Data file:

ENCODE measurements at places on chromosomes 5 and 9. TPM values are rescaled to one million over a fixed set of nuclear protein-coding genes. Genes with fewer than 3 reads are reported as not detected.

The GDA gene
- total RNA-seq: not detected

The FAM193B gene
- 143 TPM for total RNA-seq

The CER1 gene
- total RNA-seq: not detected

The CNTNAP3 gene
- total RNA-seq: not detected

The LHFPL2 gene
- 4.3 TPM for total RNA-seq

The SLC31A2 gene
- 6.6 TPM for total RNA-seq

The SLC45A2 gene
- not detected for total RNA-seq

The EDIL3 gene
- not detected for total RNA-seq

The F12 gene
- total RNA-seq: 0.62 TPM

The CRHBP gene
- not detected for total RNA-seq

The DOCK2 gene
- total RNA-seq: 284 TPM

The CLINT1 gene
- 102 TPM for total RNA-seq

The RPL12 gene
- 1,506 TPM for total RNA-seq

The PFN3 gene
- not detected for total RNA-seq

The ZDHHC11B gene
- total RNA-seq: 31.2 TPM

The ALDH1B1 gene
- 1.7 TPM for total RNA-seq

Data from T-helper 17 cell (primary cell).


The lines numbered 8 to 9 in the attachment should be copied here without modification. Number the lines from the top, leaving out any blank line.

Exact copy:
The CNTNAP3 gene
- total RNA-seq: not detected